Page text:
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When Is a Tech Company Officially Dead?

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We've heard it all before.

"Yahoo is DEAD."

"Adobe is DEAD."

"Oh, and Apple? Why not? DEAD."

But what does it really mean? Is it mere hyperbole, or is there a logic behind declaring a tech company dead when there's still an inkling of life in it?

GigaOM's Om Malik gave the phrase some thought while discussing the matter with fellow analyst Pip Coburn, author of The Change Function. Malik, firmly entrenched in Silicon Valley and an excellent prognosticator of tech's future, was quick to declare a major company as "dead." Coburn was perplexed. How can a large company, still showing some growth, be considered dead?

Coburn broached the subject in a newsletter to his clients:

"Silicon Valley is all about the New New Thing that certainly no one aspires to gracefully age! A couple weeks ago at lunch my friend Om discussed that this company and that company were 'dead.' I finally said 'Hey, Om, how are you using this West Coast version of a company being "dead" because the companies you just mentioned are large, still growing a touch and seem quite stable? On the East Coast we reserve "dead" for companies like Eastman Kodak or Circuit City. Do tell…' "

Malik had a quick answer:

"We can tell when a company will no longer be involved in generating the next round of real energy in the tech/internet world, and when they hit that point, they never come back to be an energy creator and so they are 'dead' in West Coast minds."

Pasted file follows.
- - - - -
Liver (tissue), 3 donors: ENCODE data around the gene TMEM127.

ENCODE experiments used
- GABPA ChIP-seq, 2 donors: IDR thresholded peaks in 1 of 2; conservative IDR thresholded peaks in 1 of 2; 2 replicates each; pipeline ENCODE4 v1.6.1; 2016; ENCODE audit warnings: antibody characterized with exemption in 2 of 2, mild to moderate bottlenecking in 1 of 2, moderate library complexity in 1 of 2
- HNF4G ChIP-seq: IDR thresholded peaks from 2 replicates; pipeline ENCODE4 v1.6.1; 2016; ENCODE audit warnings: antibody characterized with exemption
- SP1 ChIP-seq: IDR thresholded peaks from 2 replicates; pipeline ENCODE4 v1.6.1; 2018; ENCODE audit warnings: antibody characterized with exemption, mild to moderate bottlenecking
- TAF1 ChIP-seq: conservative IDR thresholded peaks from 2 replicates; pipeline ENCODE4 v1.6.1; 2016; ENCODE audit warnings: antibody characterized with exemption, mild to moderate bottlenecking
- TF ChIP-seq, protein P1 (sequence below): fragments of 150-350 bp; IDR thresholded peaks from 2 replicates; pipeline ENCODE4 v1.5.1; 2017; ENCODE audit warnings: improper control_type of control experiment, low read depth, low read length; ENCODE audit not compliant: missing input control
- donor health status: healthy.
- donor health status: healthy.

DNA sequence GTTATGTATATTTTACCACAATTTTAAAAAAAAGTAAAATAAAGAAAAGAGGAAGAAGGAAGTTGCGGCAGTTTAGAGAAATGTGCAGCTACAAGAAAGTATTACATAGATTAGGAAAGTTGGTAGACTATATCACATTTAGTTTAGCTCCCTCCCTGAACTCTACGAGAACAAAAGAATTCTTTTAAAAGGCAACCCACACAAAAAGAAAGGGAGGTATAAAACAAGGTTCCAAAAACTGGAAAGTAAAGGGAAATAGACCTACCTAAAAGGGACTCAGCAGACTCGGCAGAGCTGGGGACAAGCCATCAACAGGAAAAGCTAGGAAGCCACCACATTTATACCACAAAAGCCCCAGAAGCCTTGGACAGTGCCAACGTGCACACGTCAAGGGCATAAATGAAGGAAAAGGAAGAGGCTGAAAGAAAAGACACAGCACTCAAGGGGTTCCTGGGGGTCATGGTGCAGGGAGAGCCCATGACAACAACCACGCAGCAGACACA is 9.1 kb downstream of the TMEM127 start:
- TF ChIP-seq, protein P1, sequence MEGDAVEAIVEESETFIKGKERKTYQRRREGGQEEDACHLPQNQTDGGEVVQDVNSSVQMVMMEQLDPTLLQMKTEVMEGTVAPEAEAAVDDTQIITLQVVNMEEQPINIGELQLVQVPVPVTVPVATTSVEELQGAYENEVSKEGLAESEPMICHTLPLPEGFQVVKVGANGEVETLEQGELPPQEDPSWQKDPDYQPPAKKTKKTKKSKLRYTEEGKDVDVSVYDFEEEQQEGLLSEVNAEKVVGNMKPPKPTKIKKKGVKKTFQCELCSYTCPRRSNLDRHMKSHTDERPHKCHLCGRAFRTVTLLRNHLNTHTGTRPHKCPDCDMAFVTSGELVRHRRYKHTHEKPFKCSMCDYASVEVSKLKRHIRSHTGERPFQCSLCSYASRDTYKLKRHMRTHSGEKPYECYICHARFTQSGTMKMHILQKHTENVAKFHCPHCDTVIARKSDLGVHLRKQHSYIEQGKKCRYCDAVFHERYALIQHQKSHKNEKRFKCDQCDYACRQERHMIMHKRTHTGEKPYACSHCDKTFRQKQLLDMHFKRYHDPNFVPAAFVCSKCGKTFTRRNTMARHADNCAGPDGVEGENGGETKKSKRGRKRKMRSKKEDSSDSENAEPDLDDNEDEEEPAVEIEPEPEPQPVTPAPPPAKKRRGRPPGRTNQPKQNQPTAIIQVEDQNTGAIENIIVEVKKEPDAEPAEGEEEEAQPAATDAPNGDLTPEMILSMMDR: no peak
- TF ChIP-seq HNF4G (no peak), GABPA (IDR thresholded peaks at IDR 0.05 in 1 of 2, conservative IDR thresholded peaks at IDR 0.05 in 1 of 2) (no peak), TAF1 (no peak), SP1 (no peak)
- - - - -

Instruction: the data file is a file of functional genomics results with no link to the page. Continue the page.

In other words, Silicon Valley is constantly looking toward the future. Innovation and momentum interwoven in a symbiotic relationship. Malik namedrops Microsoft and Yahoo as two companies he's deemed "dead." Not from a revenue standpoint or in judgment of their business acumen, but because their ideas have stalled for far too long that a rebirth seems unlikely.

Even in the face of healthy revenue, they're dead in the eyes of a Silicon Valley insider.

Malik provides two conditions where a company that's long in the tooth can still thrive: a forward-thinking rebirth that attracts new talent, and a tech-savvy leader to push it all forward.

"If there is no market, the money (revenues or venture capital) dries up, which means talent escapes to find new opportunities," Malik writes. "Lack of leadership means lack of ability to make money and attract or retain talent. Lack of money -- well, that means you don't have the oxygen to stay alive."

(See also: Microsoft Prays for Failure and Yahoo to Drop to Single-Digit Ad Market Share)

For an investment angle on these and many more tech stocks, take a FREE trial to the TechStrat Report by Sean Udall.
POSITION:  No positions in stocks mentioned.

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